Research at Mississippi State University broadly covers both life and materials science & engineering and relies on major research instrumentation located primarily at the Institute for Imaging & Analytical Technologies (I2AT), a university supported, centralized facility to advance synthesis methods and probe the physics of behavior and response to various stimuli. The analytical transmission electron microscope (TEM) is configured to serve the multi-disciplinary research needs of diverse faculty representing 9 departments, 5 institutes, and 4 colleges, in addition to local industries. Significant benefits are obtained through access to shared major research instrumentation including both cost savings and facilitation of cross cutting collaborations.
The Intellectual Merit of this project is the enhanced imaging and analysis capabilities the equipment provides at MSU to ensure and support the growth of multi-disciplinary research programs. Researcher teams, including members from diverse departments (Biology, Entomology, Forest Products, Geosciences and Veterinary Science; Aerospace, Bio, Chemical, Electrical, and Mechanical Engineering) are actively engaged in collaborative efforts requiring analytical TEM: An overview of representative research in critical need of the TEM is provided.
Life Science Research relies on understanding molecular mechanisms of disease; visualizing the architecture of tissues and cells; and observing individual viruses and macromolecular complexes in their natural biological context. TEM techniques are vital to an in-depth exploration of normal and diseased cell structure/function and have significant application in the design of prevention and intervention protocols. Expanding traditional TEM imaging with digital capabilities, increased resolution, and elemental analysis techniques ensures the continuation and enhancement of diverse life science research at MSU. Materials Science and Engineering Research relies on understanding crystal structure, defect characteristics, and elemental distribution/segregation, which is vital to understand rate controlling mechanisms in plasticity across length scales, support development of semiconductor devices, and protect our natural resources. As this research area continues to expand at MSU, a TEM with analytical capabilities is necessary to observe and quantify defects in crystalline materials, map elemental distributions and support modeling efforts.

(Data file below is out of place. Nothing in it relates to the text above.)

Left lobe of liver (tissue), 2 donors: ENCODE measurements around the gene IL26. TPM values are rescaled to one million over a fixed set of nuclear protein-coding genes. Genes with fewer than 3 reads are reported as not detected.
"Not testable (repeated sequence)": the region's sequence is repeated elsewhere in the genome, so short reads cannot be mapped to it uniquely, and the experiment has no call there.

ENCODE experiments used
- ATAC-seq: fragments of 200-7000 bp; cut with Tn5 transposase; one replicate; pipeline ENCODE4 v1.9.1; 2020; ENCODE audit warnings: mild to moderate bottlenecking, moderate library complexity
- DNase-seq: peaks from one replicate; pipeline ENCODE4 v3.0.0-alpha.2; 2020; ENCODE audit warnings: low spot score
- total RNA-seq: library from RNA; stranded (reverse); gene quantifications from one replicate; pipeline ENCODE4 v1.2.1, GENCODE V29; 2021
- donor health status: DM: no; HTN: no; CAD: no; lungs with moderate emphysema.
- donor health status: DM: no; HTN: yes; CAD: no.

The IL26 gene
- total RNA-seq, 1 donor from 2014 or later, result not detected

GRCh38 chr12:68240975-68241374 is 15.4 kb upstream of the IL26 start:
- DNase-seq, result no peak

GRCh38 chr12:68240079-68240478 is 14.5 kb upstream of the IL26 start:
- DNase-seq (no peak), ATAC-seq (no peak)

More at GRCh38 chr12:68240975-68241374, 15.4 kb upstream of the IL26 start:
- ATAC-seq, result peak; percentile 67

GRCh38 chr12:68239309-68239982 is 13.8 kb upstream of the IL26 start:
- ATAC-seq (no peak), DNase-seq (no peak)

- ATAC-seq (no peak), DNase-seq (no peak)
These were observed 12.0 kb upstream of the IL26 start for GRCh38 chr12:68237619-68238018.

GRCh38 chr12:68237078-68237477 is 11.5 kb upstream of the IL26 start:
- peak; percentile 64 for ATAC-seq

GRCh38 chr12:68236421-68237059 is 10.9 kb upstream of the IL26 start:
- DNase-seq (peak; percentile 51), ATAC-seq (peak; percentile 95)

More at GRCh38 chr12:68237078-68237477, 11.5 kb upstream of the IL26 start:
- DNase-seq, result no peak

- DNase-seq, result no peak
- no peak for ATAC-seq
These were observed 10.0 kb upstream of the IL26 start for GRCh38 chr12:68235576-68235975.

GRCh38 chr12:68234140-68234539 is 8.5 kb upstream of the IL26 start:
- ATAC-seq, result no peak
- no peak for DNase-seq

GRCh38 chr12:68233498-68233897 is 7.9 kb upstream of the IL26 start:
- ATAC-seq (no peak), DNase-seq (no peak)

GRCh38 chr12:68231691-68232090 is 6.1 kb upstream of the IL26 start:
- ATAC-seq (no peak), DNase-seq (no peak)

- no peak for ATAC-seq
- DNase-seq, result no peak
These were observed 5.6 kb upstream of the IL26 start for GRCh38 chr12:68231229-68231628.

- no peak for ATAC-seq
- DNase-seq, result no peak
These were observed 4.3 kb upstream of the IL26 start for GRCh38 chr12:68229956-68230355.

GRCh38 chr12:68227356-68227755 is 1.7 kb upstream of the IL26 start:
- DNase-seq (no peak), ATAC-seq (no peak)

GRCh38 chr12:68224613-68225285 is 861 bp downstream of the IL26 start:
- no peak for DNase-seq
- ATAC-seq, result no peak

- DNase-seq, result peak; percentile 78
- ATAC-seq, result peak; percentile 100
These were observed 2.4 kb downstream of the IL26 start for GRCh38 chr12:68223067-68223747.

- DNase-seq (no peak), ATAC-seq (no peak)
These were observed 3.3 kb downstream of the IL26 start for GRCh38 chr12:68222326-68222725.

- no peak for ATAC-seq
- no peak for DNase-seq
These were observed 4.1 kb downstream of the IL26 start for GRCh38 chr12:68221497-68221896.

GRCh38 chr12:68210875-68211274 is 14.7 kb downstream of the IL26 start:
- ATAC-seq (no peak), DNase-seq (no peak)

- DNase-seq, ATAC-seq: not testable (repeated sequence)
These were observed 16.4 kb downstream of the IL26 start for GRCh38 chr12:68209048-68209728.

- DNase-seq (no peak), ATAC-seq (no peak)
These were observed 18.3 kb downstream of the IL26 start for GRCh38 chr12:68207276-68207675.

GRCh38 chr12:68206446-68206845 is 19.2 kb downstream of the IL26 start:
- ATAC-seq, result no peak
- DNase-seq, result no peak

Nanotechnology Research relies on the synthesis and use of nanoparticles (NPs) used in nanobiotechnology and nanomechanics applications. Because NPs can enhance material properties, their incorporation is being investigated experimentally and used to expand modeling efforts. A recently awarded NSF-Nanotechnology Undergraduate Education Award highlights the emerging nanotechnology research at MSU. Correlating synthesis techniques with mechanical properties requires the ability to identify elemental composition of the core NPs.
The broader impact of this project is the training of the next generation of scientists for multi-disciplinary teamwork, by a diverse group of researchers at MSU who collaborate across discipline, department, and college lines. Student access to specialized major research equipment provides a "hands on" environment for learning the "tools of the trade". The open access structure of the I2AT includes an interactive setting for viewing of equipment and data from anywhere on campus and throughout the K-12 educational system. These activities benefit the state, region, and nation by attracting, training and retaining academic and industry investigators in integrated research, education and professional development activities.
The analytical TEM provides benefits to MSU as well as local industries through complimentary research activities and workforce development. Successful research and educational efforts are broadly disseminated via scholarly works, presentations at national and international conferences, web content, regional/national media and outreach activities.